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In the News

A Reliable Power Grid In Central America May Resolve Migrant Crisis

quoting George P. Shultzvia Inside Sources
Tuesday, September 10, 2019

For more than a year, leaders in Washington have been circling the drain trying to find a compromise on immigration legislation. It has reached far beyond just a policy concern as there have been multiple solutions tossed around from lawmakers as well as 2020 presidential candidates. In late August, the White House announced a new plan that will replace a decades-old court order that determines new regulations on detainment.

Analysis and Commentary

Murphy On Henderson And Carbon Taxes

by David R. Hendersonvia EconLog
Sunday, September 8, 2019

There are several problems here. First, even if we agreed that government (as opposed to private) payments for tree-planting made sense, it doesn’t at all follow that the revenue should come from a carbon tax. In general, raising a dollar of revenue from a tax on carbon content hurts the economy more than raising a dollar from taxing labor or consumption. (My article on the “tax interaction effect” gives the economic intuition behind this point.)

Featured

Forced Migration To Wind And Solar Could Hamper Nevada Economy

by Richard A. Epsteinvia Las Vegas Review Journal
Saturday, August 17, 2019

Last year, Nevada voters, by a 59 percent majority, endorsed Question 6, the Renewable Energy Promotion Initiative. If adopted again in 2020, it would amend the state constitution to require that 50 percent of the state’s energy portfolio come from renewables —wind and solar — by 2030. The consequences of this could be tragic for Nevada.

Golden Gate Bridge in San Francisco, California
In the News

Baltimore Is Just A City; California Is A State Transforming Into ‘Third World’ Ugly

quoting Victor Davis Hansonvia California Globe
Monday, August 5, 2019

California was once a thriving two party state. We replaced it with the current one party state, one party rule. Scholar and Central Valley resident Victor Davis Hanson calls California “America’s First Third-World State.”

Lessons From The Hoover Policy Boot CampFeatured

The Role Of Commercial Nuclear Energy In A National Energy Policy With James Ellis Jr.

by Admiral James O. Ellis Jr.via PolicyEd
Thursday, August 1, 2019

The United States has achieved energy independence for the first time in decades, which allows us to ability to step back and shape our future national energy policy. Nuclear energy is one form of energy that has significant advantages, including zero-emissions and grid stability. Renewable energy is also low-carbon, but has drawbacks that nuclear power can compensate for. Because every energy source brings its advantage and challenges, it is essential to move forward with a mix of energy sources.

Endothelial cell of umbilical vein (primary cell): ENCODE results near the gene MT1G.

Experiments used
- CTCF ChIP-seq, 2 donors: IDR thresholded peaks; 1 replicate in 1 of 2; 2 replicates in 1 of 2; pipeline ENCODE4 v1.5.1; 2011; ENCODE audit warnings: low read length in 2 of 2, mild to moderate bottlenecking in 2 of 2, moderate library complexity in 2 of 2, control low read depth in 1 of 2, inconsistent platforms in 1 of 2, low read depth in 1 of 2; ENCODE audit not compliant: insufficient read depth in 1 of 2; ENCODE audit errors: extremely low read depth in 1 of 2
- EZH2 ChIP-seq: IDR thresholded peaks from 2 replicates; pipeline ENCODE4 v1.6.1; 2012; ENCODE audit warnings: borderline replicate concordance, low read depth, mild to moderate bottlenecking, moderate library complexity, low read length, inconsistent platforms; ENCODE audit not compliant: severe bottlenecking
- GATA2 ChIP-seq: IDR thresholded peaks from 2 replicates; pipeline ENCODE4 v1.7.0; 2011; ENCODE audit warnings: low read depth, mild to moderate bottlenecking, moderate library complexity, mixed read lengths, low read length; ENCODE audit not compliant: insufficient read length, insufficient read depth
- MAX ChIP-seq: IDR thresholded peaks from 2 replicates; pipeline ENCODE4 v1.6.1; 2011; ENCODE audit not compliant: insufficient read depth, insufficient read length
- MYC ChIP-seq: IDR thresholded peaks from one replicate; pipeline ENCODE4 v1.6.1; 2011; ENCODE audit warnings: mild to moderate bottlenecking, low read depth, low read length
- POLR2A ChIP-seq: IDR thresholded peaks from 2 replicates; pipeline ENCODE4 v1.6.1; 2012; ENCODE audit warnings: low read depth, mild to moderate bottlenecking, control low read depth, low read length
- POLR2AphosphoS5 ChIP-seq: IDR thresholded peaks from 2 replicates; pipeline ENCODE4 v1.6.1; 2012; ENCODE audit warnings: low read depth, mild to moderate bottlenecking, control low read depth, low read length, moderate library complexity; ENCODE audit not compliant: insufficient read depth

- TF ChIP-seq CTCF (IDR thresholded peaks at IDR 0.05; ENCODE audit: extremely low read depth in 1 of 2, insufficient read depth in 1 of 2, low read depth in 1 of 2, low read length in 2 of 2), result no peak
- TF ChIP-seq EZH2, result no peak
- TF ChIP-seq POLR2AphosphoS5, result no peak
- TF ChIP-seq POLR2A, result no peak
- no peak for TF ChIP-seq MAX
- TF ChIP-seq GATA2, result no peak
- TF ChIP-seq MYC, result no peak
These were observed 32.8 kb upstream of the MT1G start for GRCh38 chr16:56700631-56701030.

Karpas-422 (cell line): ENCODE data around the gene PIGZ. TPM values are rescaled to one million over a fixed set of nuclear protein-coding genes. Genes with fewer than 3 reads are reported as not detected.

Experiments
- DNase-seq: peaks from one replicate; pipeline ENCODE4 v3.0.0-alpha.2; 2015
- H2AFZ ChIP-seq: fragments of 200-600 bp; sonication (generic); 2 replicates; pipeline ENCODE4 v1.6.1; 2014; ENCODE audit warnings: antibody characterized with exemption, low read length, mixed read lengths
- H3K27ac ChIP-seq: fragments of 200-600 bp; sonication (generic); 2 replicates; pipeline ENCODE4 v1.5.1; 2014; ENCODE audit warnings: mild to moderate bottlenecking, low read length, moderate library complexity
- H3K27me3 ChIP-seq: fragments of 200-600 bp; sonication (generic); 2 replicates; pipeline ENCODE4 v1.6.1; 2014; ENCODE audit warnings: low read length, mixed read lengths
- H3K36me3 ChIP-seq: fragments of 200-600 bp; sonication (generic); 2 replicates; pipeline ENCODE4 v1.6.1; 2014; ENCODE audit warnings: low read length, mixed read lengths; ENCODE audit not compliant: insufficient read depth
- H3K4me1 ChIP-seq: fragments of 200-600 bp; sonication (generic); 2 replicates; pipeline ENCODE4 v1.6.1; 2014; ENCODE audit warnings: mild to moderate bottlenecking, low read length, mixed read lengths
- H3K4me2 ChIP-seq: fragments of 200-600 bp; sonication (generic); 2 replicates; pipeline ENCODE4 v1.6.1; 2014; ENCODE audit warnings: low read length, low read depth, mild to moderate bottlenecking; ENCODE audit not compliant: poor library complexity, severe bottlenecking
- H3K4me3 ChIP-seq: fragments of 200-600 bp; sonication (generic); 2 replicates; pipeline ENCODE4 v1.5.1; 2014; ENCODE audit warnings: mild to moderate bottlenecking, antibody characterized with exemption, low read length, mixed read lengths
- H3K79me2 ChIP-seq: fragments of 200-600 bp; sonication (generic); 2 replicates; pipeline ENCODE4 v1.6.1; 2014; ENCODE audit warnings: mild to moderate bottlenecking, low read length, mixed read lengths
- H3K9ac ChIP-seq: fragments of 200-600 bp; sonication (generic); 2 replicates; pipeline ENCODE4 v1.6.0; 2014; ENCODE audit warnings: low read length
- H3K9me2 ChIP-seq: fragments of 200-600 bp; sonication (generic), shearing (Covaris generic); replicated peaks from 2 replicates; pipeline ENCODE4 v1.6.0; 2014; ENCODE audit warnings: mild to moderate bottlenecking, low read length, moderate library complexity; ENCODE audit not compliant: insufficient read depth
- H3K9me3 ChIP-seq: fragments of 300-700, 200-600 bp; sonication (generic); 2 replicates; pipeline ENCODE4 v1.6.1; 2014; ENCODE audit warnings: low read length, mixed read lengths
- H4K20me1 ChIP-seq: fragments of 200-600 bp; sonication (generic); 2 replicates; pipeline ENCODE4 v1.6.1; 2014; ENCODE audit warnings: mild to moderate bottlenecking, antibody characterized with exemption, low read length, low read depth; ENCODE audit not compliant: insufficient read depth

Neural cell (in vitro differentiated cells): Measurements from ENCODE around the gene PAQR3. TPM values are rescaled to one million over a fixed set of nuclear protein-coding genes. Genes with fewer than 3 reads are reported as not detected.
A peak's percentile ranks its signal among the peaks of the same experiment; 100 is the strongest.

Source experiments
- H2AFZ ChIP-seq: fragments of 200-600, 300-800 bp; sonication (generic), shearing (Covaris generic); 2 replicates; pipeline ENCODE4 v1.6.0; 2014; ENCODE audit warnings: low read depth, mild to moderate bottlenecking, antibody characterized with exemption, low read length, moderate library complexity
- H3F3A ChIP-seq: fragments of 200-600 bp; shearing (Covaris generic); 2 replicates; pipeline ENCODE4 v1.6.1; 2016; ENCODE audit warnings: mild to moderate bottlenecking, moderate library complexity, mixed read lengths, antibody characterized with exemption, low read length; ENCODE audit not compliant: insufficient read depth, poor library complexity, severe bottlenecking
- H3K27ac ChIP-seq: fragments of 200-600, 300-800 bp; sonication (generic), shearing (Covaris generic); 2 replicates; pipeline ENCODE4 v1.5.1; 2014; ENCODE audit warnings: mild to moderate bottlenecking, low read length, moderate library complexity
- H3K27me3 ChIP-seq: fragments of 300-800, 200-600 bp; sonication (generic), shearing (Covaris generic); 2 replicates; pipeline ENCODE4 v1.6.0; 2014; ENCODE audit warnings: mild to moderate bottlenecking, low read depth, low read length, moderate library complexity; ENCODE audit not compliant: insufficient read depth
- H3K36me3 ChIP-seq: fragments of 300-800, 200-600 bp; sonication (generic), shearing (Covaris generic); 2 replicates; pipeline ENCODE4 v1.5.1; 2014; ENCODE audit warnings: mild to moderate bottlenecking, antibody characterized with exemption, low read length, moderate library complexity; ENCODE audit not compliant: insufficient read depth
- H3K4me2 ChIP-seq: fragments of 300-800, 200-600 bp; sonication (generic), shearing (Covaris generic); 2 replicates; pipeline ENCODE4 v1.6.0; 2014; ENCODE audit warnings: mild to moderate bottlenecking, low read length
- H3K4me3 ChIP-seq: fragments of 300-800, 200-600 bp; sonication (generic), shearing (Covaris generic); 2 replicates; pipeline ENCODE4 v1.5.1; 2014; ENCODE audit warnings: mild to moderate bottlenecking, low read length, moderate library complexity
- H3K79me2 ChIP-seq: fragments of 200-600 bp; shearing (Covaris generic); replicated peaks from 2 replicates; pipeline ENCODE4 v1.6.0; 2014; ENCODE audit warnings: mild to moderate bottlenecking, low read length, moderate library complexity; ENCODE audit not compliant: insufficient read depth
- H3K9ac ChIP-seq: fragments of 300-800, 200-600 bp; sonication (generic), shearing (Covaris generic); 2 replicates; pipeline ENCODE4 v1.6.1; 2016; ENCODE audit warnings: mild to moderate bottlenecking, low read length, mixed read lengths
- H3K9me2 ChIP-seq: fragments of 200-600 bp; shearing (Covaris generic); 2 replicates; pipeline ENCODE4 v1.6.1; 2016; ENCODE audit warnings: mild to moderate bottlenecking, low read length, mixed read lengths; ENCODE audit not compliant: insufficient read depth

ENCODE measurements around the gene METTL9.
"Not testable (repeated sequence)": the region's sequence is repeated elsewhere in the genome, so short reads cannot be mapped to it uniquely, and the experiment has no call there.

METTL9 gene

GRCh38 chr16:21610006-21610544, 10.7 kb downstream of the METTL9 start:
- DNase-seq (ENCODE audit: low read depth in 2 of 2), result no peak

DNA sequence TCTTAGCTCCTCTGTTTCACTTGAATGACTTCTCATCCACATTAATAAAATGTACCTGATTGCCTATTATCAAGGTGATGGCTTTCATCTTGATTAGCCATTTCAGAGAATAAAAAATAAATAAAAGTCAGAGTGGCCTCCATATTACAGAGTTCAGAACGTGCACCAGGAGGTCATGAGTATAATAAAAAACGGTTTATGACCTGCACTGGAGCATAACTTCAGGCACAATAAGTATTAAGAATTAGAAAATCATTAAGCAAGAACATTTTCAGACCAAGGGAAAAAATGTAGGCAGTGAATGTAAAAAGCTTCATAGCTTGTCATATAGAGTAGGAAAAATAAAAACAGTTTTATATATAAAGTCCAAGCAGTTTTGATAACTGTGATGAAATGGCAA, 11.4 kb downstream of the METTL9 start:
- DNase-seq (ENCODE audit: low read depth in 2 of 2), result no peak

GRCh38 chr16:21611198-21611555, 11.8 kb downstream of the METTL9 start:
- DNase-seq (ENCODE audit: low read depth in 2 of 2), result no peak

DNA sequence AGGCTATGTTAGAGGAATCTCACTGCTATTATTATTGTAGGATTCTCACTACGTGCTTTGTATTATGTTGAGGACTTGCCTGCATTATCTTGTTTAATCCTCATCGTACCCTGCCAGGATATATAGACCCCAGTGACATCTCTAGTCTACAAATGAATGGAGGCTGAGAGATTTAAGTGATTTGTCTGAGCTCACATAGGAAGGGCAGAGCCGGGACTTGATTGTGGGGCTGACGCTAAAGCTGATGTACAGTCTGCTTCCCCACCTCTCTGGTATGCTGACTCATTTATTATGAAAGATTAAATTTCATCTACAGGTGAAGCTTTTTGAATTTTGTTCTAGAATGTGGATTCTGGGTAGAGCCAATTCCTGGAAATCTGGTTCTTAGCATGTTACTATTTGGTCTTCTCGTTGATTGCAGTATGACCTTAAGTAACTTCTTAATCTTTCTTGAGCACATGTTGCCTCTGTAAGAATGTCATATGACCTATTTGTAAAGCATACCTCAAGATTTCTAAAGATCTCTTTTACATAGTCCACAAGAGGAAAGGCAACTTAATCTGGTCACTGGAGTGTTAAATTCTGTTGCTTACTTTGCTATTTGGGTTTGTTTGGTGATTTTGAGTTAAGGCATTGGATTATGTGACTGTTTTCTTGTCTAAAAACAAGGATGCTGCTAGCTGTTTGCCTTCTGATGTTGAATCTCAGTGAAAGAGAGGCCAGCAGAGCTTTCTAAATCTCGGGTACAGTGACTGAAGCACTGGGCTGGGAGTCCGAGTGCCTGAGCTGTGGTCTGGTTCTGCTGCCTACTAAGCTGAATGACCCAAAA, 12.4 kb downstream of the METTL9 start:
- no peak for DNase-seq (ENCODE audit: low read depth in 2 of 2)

Analysis and Commentary

Why Iran Will Never Give Up On Nuclear Weapons

by Josef Joffevia The American Interest
Friday, July 12, 2019

This week, Donald Trump repeated an American mantra: “Iran will never have a nuclear weapon.” But in due time it will, because it can, and because it has long seen the Bomb to be in its national interest. But is there an upside?

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Future Shocked

by Bruce Thorntonvia Hoover Digest
Tuesday, July 16, 2019

Silly nature myths and anti-capitalist posturing are neither new nor green nor a deal.

Analysis and Commentary

Political Power And Electrical Power Are Inextricably Linked. Ask Arnold Schwarzenegger

by Markos Kounalakisvia Miami Herald
Thursday, June 20, 2019

Earlier this millennium, a series of power brownouts and blackouts in California led to the recall of a sitting governor and a special election for his replacement: Arnold Schwarzenegger. Argentina’s leadership is running for reelection this October, and if it can’t keep the lights on, it may not be welcomed back to power.

Analysis and Commentary

Electricity From Large Dams Does Not Count As Renewable Energy

by David R. Hendersonvia EconLog
Wednesday, June 5, 2019

Anna Caballero, a Democratic state senator from a district near me in California, had a proposal that I actually agreed with. She wanted the term “renewable energy” in California law to refer to–hold on to your hat–renewable energy.

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Cutting The Fat Tail Of Climate Risk: Carbon Backstop Technologies As A Climate Insurance Policy

by Jeremy Carl, David Fedorvia Hoover Institution Press
Monday, May 20, 2019

A variety of promising technologies that might be considered “carbon backstops” are now emerging. Such technologies would be impactful in reducing greenhouse gas emissions, scalable, and available for rapid deployment—but too expensive to justify broad deployment today. 

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Energy Policy Task Force


The Task Force on Energy Policy addresses energy policy in the United States and its effects on our domestic and international political priorities, particularly our national security.